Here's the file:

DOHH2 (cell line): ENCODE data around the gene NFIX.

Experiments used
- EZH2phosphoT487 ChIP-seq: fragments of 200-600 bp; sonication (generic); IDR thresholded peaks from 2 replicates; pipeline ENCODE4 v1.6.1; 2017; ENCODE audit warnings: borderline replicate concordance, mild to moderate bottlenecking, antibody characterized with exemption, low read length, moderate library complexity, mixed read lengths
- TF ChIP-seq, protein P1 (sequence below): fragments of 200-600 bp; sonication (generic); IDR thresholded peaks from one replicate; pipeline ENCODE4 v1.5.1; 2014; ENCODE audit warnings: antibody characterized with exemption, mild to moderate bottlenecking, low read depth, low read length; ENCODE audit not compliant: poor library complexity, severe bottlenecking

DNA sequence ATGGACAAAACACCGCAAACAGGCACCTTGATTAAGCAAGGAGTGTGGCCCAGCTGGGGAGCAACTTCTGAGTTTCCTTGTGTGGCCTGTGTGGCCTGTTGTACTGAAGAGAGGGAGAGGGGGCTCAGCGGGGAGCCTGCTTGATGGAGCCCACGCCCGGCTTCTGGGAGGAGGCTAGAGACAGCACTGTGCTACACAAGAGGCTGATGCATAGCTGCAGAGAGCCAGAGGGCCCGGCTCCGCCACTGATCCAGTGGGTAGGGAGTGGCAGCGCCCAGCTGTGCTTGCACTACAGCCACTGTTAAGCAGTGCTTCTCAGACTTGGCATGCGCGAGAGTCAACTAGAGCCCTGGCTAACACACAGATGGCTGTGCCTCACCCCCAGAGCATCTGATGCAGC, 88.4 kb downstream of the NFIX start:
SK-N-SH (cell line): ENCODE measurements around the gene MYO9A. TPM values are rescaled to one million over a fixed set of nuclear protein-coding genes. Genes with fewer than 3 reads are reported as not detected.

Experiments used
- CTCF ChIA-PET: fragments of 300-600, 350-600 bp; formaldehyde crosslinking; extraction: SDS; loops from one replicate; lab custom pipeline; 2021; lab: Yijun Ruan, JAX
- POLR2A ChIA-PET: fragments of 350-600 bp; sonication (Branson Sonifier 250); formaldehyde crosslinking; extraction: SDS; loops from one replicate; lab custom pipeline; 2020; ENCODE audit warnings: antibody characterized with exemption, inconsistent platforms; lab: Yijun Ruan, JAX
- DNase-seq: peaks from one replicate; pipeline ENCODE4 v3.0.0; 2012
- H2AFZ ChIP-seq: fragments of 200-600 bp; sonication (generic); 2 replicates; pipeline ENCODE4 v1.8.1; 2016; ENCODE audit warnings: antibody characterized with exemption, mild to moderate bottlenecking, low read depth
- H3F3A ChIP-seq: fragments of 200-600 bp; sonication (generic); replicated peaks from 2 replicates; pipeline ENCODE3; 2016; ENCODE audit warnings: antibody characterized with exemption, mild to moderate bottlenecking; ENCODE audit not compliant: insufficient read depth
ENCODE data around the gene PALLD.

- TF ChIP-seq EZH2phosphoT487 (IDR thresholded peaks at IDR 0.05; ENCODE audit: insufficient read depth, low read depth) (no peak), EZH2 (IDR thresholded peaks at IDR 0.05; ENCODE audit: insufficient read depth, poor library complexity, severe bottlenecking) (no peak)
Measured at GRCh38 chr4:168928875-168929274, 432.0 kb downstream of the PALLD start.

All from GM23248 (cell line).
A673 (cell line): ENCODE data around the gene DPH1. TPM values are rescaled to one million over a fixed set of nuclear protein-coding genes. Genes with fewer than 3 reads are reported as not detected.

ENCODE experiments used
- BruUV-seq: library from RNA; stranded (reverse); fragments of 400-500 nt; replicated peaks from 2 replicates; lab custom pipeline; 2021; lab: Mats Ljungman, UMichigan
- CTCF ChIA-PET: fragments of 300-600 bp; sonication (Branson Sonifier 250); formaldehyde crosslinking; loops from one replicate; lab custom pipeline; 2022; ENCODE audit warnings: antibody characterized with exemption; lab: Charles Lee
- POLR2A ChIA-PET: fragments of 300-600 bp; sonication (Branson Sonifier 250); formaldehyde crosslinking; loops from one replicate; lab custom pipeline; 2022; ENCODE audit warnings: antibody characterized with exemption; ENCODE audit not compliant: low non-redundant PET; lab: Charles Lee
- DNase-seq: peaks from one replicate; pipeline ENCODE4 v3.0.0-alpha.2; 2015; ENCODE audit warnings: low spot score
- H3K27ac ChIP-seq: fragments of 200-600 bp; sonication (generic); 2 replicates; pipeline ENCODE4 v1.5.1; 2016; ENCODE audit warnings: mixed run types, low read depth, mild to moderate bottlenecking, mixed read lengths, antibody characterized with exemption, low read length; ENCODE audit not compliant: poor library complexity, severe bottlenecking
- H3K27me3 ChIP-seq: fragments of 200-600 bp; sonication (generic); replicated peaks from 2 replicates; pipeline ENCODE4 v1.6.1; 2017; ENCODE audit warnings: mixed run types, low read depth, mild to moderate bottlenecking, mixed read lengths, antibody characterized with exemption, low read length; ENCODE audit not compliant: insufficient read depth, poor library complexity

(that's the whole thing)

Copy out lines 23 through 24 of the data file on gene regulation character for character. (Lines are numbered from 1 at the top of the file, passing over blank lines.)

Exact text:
- H3K27ac ChIP-seq: fragments of 200-600 bp; sonication (generic); 2 replicates; pipeline ENCODE4 v1.5.1; 2016; ENCODE audit warnings: mixed run types, low read depth, mild to moderate bottlenecking, mixed read lengths, antibody characterized with exemption, low read length; ENCODE audit not compliant: poor library complexity, severe bottlenecking
- H3K27me3 ChIP-seq: fragments of 200-600 bp; sonication (generic); replicated peaks from 2 replicates; pipeline ENCODE4 v1.6.1; 2017; ENCODE audit warnings: mixed run types, low read depth, mild to moderate bottlenecking, mixed read lengths, antibody characterized with exemption, low read length; ENCODE audit not compliant: insufficient read depth, poor library complexity